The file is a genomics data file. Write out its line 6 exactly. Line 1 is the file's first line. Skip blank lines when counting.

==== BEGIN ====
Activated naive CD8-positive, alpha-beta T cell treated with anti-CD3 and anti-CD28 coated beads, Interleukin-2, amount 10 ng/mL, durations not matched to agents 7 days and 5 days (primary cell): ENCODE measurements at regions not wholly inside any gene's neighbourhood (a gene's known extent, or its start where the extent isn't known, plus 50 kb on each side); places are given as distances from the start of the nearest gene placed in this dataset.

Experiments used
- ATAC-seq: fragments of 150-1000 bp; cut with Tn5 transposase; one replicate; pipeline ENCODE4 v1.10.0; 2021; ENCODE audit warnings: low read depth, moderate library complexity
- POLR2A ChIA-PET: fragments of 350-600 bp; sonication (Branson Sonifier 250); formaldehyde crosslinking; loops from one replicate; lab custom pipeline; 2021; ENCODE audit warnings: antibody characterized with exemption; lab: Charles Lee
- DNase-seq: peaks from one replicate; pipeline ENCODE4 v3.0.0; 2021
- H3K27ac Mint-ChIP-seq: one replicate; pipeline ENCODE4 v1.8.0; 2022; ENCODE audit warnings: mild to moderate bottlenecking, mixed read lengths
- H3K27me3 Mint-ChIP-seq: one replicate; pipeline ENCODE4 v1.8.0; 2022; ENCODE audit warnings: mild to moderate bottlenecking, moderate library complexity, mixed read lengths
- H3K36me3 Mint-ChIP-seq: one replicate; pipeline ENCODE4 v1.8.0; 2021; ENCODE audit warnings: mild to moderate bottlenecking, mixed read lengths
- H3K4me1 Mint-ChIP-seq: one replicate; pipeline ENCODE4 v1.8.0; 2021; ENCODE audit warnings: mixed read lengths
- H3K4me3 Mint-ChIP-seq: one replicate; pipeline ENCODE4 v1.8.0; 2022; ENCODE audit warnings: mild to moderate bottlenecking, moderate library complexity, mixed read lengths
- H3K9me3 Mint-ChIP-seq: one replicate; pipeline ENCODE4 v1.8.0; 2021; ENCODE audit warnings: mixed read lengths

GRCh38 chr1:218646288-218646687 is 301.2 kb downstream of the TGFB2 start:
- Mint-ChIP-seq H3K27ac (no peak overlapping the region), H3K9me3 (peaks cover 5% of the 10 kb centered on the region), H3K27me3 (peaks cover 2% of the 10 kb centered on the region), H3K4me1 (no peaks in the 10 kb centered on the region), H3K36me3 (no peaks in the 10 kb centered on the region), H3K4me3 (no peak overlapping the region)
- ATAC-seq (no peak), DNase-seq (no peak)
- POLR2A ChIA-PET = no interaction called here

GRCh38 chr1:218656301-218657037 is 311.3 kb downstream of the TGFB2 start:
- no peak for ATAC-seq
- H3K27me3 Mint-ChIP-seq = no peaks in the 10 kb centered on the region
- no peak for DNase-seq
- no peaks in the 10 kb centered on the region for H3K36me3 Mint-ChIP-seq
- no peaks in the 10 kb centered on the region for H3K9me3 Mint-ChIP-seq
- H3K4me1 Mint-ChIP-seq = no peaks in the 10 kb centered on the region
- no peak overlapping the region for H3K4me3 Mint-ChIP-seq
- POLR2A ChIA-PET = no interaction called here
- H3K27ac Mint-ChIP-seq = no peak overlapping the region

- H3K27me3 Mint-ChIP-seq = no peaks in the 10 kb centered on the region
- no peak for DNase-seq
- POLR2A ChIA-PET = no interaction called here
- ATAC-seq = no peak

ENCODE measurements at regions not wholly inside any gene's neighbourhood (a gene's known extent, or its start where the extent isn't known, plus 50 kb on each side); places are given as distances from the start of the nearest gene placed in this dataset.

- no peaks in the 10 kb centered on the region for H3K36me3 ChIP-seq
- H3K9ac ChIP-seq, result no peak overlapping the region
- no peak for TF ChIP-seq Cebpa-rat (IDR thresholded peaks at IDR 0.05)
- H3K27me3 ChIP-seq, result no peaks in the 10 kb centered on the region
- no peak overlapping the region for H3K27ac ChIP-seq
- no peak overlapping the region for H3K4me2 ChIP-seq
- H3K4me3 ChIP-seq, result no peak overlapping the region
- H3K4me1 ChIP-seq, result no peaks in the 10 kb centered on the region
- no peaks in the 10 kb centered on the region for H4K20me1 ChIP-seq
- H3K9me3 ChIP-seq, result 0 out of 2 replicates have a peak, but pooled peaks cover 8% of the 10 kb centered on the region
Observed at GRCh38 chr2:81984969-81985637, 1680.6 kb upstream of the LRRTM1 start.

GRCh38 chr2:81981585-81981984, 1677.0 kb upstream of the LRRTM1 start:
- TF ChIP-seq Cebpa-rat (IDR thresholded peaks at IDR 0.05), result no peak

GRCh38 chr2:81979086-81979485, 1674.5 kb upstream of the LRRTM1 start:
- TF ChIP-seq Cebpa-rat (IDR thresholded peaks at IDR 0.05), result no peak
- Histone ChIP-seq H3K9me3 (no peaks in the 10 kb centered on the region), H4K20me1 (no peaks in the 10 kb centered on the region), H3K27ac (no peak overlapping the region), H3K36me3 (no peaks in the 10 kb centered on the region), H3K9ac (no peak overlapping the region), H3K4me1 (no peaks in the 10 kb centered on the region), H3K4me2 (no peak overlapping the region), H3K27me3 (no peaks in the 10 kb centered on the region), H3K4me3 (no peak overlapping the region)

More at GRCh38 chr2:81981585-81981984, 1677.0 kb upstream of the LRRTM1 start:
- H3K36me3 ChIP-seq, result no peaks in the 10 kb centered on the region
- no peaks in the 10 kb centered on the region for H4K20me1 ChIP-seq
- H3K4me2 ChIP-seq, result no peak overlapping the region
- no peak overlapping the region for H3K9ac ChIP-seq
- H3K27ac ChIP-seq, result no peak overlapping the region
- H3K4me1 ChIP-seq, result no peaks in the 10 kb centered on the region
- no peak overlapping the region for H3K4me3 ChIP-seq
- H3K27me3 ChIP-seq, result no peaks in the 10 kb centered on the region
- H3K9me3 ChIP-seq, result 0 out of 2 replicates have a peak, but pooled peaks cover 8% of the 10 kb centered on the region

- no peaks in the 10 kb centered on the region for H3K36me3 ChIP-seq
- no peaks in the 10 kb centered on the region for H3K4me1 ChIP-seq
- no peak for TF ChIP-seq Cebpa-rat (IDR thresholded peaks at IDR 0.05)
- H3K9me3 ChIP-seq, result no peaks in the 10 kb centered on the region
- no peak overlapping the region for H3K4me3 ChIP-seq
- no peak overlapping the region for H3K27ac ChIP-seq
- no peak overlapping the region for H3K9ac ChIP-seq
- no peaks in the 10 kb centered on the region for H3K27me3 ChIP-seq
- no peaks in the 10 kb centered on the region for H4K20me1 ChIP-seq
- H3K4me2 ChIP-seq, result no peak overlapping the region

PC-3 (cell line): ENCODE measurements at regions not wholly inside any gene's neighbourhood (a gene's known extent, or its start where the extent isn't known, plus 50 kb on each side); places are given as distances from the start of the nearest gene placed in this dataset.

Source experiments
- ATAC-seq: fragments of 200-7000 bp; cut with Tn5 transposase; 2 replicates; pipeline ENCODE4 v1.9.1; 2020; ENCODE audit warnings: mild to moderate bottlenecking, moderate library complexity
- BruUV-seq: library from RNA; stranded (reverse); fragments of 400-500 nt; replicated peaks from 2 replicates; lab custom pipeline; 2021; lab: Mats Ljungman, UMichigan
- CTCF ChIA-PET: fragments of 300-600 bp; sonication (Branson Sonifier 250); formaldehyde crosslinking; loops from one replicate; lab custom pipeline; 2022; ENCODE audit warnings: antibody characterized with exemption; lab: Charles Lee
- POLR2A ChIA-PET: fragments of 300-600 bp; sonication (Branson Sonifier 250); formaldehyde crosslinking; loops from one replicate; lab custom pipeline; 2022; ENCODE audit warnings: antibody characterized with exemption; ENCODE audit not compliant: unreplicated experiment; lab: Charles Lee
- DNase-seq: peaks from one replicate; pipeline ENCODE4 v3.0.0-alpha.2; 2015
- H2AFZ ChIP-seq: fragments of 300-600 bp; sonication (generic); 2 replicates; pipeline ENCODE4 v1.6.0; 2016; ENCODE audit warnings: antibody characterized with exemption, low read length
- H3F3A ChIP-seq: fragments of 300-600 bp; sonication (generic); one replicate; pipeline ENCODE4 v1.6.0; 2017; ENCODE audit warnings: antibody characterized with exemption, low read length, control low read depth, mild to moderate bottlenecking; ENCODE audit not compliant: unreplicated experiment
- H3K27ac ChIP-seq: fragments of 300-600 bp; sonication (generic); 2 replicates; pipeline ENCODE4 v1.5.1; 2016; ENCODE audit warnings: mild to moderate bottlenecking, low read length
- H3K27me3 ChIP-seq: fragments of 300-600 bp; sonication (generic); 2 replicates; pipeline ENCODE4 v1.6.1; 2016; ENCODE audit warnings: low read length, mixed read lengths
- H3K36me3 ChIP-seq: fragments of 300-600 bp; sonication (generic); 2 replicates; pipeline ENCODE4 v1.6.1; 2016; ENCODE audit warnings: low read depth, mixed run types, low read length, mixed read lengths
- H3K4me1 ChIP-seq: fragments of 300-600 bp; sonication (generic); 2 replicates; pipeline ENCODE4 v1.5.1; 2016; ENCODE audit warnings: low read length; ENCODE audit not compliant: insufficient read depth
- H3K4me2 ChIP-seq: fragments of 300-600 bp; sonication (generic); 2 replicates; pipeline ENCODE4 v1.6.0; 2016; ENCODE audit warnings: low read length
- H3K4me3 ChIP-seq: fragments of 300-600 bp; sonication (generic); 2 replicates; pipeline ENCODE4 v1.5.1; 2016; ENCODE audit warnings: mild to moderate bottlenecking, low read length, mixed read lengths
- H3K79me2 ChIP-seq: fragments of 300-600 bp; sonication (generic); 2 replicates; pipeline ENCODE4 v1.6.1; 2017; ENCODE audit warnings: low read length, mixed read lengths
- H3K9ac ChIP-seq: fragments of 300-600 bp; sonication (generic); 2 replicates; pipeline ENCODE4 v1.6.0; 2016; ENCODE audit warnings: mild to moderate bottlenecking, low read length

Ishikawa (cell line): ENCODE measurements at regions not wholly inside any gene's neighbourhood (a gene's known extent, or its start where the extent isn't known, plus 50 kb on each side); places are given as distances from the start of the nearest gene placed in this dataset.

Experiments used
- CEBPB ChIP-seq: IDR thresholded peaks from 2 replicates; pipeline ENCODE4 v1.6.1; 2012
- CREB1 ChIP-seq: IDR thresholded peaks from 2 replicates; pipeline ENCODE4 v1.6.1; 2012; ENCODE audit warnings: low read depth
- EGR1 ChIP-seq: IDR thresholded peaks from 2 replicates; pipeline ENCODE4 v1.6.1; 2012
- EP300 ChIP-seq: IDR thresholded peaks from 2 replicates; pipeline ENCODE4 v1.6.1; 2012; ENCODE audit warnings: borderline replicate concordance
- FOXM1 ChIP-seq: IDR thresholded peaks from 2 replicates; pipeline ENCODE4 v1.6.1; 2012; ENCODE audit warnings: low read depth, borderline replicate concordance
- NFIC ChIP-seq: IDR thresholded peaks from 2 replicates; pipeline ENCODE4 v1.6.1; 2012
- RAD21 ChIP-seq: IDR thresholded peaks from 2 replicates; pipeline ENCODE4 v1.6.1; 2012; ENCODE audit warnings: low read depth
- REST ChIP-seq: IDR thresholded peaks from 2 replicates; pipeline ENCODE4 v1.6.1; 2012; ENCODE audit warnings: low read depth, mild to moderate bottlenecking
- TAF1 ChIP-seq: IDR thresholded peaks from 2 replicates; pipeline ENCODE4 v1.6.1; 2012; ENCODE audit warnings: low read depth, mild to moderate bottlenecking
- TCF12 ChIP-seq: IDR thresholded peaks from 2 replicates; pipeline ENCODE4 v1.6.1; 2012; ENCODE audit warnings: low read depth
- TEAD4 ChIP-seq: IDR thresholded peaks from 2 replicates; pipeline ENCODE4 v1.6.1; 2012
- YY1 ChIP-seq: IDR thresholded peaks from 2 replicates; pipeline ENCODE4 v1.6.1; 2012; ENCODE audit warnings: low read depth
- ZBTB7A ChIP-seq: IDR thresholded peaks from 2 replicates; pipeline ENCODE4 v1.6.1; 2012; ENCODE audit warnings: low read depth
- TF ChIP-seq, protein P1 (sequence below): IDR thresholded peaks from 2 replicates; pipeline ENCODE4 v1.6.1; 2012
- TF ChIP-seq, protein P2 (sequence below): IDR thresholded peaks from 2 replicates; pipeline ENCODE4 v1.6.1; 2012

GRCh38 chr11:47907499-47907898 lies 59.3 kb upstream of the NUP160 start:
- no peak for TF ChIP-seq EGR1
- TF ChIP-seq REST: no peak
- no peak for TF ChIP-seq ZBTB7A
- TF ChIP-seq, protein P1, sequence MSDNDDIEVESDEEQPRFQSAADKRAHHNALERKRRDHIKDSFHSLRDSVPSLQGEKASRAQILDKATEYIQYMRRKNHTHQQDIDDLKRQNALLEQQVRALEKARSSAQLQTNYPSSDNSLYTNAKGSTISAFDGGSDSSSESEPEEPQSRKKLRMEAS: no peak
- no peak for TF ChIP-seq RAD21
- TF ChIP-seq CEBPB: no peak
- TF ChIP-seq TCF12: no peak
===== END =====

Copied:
- H3K27ac Mint-ChIP-seq: one replicate; pipeline ENCODE4 v1.8.0; 2022; ENCODE audit warnings: mild to moderate bottlenecking, mixed read lengths